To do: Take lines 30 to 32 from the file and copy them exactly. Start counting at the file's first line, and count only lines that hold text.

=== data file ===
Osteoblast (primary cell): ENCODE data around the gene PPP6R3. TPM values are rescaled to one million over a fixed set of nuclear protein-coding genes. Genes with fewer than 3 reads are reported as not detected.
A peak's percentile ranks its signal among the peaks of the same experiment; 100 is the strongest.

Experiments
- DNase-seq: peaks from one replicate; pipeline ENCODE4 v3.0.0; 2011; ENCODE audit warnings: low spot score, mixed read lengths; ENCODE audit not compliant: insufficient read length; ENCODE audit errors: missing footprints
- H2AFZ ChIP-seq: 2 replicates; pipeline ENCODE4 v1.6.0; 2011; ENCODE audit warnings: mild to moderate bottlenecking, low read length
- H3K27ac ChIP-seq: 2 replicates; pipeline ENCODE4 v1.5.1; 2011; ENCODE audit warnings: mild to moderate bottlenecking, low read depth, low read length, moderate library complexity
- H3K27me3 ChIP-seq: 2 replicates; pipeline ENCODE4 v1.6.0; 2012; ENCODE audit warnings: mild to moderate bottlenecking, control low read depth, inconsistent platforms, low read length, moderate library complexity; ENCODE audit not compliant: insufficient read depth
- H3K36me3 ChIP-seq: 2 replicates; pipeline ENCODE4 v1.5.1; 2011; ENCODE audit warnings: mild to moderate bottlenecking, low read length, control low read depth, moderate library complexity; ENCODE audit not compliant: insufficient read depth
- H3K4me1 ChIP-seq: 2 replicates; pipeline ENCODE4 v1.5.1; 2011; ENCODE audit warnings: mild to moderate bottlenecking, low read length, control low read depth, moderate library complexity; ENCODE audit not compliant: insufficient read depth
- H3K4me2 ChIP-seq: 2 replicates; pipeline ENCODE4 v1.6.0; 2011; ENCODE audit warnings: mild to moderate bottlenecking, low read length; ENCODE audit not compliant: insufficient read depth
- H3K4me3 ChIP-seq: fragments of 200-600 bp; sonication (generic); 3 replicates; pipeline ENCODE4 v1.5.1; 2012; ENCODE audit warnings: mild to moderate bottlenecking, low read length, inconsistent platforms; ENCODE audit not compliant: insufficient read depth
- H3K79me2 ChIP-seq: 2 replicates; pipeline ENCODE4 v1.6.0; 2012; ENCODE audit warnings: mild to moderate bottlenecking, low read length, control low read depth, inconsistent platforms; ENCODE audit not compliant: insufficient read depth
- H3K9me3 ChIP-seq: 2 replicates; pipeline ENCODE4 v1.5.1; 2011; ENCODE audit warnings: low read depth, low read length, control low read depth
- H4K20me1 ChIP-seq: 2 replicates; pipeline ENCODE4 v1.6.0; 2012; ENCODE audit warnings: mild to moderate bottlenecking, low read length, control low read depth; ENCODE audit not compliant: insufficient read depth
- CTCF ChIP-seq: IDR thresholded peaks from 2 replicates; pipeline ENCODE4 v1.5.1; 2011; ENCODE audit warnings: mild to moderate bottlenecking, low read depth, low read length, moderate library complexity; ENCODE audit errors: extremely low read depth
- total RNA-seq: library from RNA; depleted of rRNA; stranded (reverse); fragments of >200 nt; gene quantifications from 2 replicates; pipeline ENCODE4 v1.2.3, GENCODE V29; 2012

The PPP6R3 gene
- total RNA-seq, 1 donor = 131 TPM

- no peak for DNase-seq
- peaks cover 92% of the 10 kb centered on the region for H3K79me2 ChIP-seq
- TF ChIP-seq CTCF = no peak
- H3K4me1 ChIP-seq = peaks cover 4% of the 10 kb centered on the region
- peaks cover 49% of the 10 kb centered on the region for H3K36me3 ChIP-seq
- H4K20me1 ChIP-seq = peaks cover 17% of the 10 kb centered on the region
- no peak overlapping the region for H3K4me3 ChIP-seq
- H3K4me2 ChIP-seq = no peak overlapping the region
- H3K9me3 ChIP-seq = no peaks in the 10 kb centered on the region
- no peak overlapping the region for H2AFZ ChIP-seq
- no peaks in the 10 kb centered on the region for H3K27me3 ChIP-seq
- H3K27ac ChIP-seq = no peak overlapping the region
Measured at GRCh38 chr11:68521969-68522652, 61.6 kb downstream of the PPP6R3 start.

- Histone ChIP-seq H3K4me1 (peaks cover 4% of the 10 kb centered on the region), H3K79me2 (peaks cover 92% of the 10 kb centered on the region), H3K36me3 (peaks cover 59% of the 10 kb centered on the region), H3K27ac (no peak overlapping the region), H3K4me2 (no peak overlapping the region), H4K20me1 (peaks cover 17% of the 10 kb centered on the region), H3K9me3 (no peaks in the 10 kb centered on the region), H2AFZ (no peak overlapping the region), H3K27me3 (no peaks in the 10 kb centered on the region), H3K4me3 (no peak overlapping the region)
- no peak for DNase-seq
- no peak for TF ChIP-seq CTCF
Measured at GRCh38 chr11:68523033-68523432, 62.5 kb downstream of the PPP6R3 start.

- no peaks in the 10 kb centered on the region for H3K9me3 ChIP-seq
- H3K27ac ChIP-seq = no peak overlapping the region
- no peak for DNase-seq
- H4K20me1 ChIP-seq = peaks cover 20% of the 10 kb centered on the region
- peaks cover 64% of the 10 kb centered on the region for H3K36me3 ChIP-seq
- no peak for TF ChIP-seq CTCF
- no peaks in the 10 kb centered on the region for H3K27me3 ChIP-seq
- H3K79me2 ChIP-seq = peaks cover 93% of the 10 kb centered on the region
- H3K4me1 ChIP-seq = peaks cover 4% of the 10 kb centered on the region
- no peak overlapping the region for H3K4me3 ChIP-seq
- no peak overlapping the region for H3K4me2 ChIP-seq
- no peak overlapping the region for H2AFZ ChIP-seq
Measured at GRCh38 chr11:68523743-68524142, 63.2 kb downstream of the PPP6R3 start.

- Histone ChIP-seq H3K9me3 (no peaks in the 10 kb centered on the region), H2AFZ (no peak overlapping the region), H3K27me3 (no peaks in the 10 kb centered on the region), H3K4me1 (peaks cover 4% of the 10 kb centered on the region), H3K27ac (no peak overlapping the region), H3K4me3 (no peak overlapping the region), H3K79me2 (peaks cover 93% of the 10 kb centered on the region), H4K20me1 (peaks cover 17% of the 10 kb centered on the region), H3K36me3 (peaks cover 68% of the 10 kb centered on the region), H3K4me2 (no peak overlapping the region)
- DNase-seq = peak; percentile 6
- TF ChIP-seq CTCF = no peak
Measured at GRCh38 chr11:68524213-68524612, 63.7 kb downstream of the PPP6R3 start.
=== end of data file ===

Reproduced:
- H3K27ac ChIP-seq = no peak overlapping the region
Measured at GRCh38 chr11:68521969-68522652, 61.6 kb downstream of the PPP6R3 start.

- Histone ChIP-seq H3K4me1 (peaks cover 4% of the 10 kb centered on the region), H3K79me2 (peaks cover 92% of the 10 kb centered on the region), H3K36me3 (peaks cover 59% of the 10 kb centered on the region), H3K27ac (no peak overlapping the region), H3K4me2 (no peak overlapping the region), H4K20me1 (peaks cover 17% of the 10 kb centered on the region), H3K9me3 (no peaks in the 10 kb centered on the region), H2AFZ (no peak overlapping the region), H3K27me3 (no peaks in the 10 kb centered on the region), H3K4me3 (no peak overlapping the region)